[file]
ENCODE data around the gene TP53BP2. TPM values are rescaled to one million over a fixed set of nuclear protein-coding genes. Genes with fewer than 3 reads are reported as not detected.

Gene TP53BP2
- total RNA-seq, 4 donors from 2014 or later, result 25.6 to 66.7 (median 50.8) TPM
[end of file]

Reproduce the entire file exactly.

ENCODE data around the gene TP53BP2. TPM values are rescaled to one million over a fixed set of nuclear protein-coding genes. Genes with fewer than 3 reads are reported as not detected.

Gene TP53BP2
- total RNA-seq, 4 donors from 2014 or later, result 25.6 to 66.7 (median 50.8) TPM